Everything you need to know about Indian food can be found in a single phrase in a cookbook by the otherwise reasonable Anupy Singla.
The book “Indian for Everyone” contains a recipe for Chana Aloo, a meal of curried chickpeas and potatoes. Calling the dish comforting and wholesome, she adds that it is — and this is the important phrase — “an easy dinner option.”
The recipe for Chana Aloo contains 19 ingredients, and two of these are complicated spice mixes that she suggests you make yourself. One of the spice mixes is created from six ingredients, the other from 17 ingredients.
That, to an Indian cook, is an easy dinner option.
On the other hand, and this cannot be stressed enough, it is this multiplicity of ingredients and the painstaking process of putting them together that makes Indian food so sublime. The dishes are built from layers upon layers of flavors, combining in an unworldly melange of complex tastes.
In other words, Indian food is worth the effort. Oh, how it is worth it.
India, a vast and multifaceted nation with 22 official languages and nine recognized religions, is home to more than 17 percent of the world’s total population. What that means in culinary terms is that the country is not defined by one single style of cooking.
The residents of Hyderabad, in the south, are known for their biryani — rice dishes topped with shredded meats. Punjab, in the north, is where tandoori cooking comes from, with the food cooked in hot clay ovens. Goa, on the west coast, specializes in fish and is influenced by the cuisine of Portugal, which once colonized it. Food in Bengal, in the east, is often cooked in mustard oil and is noted for the subtlety of its flavors.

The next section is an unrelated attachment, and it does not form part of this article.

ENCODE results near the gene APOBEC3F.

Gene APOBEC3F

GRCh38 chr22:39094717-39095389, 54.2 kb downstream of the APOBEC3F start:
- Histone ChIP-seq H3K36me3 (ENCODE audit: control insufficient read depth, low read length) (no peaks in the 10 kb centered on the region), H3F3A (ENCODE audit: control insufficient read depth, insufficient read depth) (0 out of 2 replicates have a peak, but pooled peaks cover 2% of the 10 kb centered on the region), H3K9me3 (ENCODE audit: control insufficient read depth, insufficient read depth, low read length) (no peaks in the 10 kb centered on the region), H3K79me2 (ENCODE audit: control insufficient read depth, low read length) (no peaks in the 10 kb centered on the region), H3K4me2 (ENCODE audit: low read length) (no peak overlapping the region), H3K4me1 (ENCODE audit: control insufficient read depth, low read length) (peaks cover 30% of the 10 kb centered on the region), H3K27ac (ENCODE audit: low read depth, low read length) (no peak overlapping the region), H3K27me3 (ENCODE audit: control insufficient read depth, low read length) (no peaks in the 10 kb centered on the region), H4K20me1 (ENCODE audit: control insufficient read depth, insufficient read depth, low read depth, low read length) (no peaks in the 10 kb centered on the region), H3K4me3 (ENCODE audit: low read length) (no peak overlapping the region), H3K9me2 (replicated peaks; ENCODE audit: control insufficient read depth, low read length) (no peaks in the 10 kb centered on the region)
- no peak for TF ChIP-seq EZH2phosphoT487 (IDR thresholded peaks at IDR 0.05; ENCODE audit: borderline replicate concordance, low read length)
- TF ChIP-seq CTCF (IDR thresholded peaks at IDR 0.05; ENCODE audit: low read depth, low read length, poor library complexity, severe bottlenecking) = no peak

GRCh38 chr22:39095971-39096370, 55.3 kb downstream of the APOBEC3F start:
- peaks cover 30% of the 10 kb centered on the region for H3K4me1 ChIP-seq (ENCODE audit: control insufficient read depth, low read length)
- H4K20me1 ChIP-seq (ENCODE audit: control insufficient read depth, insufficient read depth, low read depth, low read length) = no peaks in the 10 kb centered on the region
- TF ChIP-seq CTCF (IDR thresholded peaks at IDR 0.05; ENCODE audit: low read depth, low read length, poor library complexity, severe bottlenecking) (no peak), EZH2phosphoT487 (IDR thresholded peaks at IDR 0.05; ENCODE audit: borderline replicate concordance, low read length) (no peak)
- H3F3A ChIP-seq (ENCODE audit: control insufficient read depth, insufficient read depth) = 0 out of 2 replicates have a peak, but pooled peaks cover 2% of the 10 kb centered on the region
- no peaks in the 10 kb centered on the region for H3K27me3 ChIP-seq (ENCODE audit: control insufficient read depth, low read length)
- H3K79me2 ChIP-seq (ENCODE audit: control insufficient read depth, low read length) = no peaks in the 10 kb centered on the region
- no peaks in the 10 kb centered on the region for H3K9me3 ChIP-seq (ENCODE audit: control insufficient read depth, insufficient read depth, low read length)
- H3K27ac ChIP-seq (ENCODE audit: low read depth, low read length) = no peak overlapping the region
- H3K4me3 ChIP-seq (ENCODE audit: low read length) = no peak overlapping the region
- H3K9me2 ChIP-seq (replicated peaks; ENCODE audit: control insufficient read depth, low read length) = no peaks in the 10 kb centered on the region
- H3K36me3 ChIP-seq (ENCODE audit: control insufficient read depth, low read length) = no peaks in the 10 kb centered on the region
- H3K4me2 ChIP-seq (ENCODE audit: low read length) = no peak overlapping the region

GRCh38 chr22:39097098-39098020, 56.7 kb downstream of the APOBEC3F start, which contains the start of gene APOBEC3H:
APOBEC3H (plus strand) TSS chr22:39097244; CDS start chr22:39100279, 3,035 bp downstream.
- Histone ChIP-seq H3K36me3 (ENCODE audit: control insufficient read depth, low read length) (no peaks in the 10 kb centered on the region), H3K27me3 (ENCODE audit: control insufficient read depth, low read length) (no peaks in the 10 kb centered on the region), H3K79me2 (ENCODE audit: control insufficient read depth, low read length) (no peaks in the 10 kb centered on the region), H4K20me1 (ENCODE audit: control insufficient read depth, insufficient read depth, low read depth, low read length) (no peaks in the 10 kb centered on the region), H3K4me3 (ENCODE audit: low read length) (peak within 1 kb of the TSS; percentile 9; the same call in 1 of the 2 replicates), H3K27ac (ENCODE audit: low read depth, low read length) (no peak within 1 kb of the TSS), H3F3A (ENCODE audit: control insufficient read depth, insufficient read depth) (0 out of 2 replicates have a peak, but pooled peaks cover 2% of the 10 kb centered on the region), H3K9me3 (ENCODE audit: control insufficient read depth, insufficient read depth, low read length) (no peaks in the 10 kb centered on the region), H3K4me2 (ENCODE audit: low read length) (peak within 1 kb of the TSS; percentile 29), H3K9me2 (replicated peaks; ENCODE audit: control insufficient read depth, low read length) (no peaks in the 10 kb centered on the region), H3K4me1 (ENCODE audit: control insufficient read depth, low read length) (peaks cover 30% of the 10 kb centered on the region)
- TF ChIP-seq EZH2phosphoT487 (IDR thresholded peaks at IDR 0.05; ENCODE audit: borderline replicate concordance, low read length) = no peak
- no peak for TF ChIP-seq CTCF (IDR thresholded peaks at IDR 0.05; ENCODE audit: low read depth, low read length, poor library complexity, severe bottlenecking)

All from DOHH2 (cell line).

The one thing that remains constant across the entire country is spice. Sometimes the food is hot, sometimes it is hotter and sometimes it is not hot at all, but it is always cooked with plenty of spices. The country is awash in spice, from the pungent, bright yellow turmeric to the bitter licorice taste of fennel seed, from the heady and aromatic nutmeg to the sharp warmth of ginger.
It is the way these spices are chosen and blended together that gives Indian food its highly developed, refined sensibility.
You could spend a lifetime studying Indian food and still not learn half of what there is to know about the subject. I decided to make four dishes and call it a day.
I began with Lamb In An Almond Sauce, a dish that encapsulates everything I love about Indian food. It’s a stew, so it takes some time to cook — and that gives the flavors a chance to blend and mingle until they form a new, nuanced taste of their own.
Lamb In An Almond Sauce is a perfect example of the layered flavors found in Indian cooking. You begin by toasting the spices, which intensifies their piquancy while imparting to them a faint nuttiness. Then you make a paste of aromatics — garlic, ginger and turmeric, blended with water.
After searing cubes of meat, you caramelize onions in the same pan. Then you add the blended aromatics and the toasted spices, followed by a bit of yogurt to tone down the flavor’s flamboyance. Tomato sauce is next, adding yet another type of character.
It’s as impressive as anything you’d find at an Indian restaurant.
The next dish was similar in tone, but utterly different — which is the joy of Indian cooking. As with the lamb dish, Chicken With Dried Fruit is a stew (technically, it’s a braise) cooked with an abundance of spice. Actually, many of the spices are even the same.
But the amounts that are used, and the way they are prepared, results in a manifestly different experience. This dish takes its cues from its use of yogurt and cilantro, which form the structure on which the other ingredients are hung. The other spices, though notable, take a culinary back seat.
If there is a problem with Chicken With Dried Fruit, it is that it is ridiculously oily. I skimmed off nearly all of the oil, even though it was highly flavored, just for the sake of health. It didn’t seem to detract from the dish at all.
Many Indian foods use a lot of oil, but the next one I made, Shrimp Curry, is made with no oil at all. This is a simple dish, and the quickest of all the ones I made, but its flavor is no less robust.